why: a guide to finding and using causes cover
Why: A Guide to Finding and Using Causes

Samantha Kleinberg, O'Reilly Media (December 2015)
Available at: [O'Reilly](40% off print, 50% off digital w/code AUTHD) [Amazon]

Can drinking coffee help people live longer? What makes a stock's price go up? Why did you get the flu? Causal questions like these arise on a regular basis, but most people likely have not thought deeply about how to answer them.

This book helps you think about causality in a structured way: What is a cause, what are causes good for, and what is compelling evidence of causality? Author Samantha Kleinberg shows you how to develop a set of tools for thinking more critically about causes. You'll learn how to question claims, explain the past, make decisions based on causal information, and verify causes through further tests.

Whether it's figuring out what data you need, or understanding that the way you collect and prepare data affects the conclusions you can draw from it, Why will help you sharpen your causal inference skills.


    Praise for Why:


  • "While cutting-edge computing tools make it easy to find patterns in data, the best insights come from understanding where those patterns come from, and this problem can't be solved by computers alone. Kleinberg expertly guides readers on a tour of the key concepts and methods for identifying causal relationships, with a clear and practical approach that makes Why unlike any other book on the subject. Accessible yet comprehensive, Why is essential reading for scientific novices, seasoned experts, and anyone else looking to learn more from data."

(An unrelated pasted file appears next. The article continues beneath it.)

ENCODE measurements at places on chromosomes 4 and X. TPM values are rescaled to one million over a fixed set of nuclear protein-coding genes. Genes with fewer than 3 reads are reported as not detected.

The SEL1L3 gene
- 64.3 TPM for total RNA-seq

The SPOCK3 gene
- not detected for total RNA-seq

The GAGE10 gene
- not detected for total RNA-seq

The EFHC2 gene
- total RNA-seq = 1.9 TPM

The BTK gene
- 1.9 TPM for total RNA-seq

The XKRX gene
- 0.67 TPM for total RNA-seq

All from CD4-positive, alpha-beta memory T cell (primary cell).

—Andrew Therriault, Director of Data Science, Democratic National Committee
  • "Philosophy, economics, statistics, and logic all try to make sense of causality; Kleinberg manages to tie together these disparate approaches in a way that's straightforward and practical. As more of our lives become "data driven," clear thinking about inferring causality from observations will be needed for understanding policy, health, and the world around us."
    —Chris Wiggins, Chief Data Scientist at the New York Times and Associate Professor at Columbia University
  • "While causality is a central feature of our lives, there is widespread debate and misunderstanding about it. Why lucidly explains causality without relying on prior knowledge or technical expertise. It is an accessible and enjoyable read, yet it gives logical rigour and depth of analysis to complex concepts."
    —David Lagnado, University College London
  • "...a necessary addition to any data scientist’s bookshelf as it helps bring focus to the dreaded "correlation does not imply causation" conundrum that affects our understanding of data-centric problems."
    —Daniel D. Gutierrez, insideBIGDATA